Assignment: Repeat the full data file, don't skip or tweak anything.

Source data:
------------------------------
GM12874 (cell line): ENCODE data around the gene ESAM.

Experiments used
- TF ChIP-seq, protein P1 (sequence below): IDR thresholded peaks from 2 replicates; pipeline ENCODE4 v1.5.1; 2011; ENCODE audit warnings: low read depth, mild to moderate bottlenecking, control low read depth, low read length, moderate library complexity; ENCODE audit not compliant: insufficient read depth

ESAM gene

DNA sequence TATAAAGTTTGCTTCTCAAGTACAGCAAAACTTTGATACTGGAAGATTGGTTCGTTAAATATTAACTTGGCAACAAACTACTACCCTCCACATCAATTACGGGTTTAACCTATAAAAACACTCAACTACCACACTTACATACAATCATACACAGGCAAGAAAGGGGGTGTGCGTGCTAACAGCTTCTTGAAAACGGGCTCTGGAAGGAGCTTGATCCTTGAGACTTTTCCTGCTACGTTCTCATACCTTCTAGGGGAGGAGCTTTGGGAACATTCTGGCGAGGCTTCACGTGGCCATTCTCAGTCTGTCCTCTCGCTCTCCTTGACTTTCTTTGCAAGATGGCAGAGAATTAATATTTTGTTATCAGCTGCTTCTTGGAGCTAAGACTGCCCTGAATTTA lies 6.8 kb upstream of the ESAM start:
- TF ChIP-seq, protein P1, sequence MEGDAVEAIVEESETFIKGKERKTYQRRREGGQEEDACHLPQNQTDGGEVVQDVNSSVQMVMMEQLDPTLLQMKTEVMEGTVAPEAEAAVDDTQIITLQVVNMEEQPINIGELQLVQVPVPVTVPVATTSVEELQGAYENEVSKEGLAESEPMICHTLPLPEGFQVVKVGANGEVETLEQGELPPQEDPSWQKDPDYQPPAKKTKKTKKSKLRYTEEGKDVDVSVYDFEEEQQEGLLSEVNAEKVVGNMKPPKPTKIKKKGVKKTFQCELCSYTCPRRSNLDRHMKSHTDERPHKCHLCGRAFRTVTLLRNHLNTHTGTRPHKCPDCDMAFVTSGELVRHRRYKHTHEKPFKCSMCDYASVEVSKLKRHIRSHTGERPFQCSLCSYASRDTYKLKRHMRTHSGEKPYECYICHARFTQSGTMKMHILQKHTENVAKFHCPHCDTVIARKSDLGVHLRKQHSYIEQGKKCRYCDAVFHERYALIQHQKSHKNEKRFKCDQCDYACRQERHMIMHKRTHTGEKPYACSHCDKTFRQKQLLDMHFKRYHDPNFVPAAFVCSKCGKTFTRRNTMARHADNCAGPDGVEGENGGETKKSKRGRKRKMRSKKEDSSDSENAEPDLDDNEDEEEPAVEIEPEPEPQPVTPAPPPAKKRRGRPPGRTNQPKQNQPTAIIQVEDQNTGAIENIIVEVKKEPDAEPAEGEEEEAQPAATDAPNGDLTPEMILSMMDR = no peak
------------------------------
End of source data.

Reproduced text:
GM12874 (cell line): ENCODE data around the gene ESAM.

Experiments used
- TF ChIP-seq, protein P1 (sequence below): IDR thresholded peaks from 2 replicates; pipeline ENCODE4 v1.5.1; 2011; ENCODE audit warnings: low read depth, mild to moderate bottlenecking, control low read depth, low read length, moderate library complexity; ENCODE audit not compliant: insufficient read depth

ESAM gene

DNA sequence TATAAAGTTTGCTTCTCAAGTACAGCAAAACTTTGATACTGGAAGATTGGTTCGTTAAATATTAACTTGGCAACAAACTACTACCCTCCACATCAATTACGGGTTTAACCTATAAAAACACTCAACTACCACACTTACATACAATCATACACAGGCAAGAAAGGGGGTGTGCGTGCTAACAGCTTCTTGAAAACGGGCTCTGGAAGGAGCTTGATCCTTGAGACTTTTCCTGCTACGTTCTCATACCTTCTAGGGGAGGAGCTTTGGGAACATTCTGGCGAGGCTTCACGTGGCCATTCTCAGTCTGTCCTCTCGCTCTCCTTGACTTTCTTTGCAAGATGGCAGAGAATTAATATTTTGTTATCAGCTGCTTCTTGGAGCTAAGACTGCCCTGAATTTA lies 6.8 kb upstream of the ESAM start:
- TF ChIP-seq, protein P1, sequence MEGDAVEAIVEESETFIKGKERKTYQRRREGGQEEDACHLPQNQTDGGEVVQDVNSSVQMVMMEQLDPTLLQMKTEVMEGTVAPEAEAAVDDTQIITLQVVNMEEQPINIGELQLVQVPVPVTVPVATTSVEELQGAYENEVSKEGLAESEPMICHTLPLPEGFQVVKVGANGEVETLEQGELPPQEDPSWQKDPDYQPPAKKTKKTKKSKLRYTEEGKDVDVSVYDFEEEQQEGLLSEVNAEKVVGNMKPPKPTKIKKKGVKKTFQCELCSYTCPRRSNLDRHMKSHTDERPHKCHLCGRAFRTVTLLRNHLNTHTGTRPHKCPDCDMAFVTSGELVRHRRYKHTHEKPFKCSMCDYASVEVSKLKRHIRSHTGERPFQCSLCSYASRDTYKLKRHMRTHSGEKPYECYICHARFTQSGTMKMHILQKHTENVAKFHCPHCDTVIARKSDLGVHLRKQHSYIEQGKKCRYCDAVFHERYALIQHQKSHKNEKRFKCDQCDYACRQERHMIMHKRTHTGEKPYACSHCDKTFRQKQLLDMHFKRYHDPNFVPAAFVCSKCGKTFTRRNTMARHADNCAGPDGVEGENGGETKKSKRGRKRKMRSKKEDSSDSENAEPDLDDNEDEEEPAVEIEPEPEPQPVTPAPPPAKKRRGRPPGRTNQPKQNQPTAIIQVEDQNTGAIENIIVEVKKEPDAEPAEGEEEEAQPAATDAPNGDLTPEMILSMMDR = no peak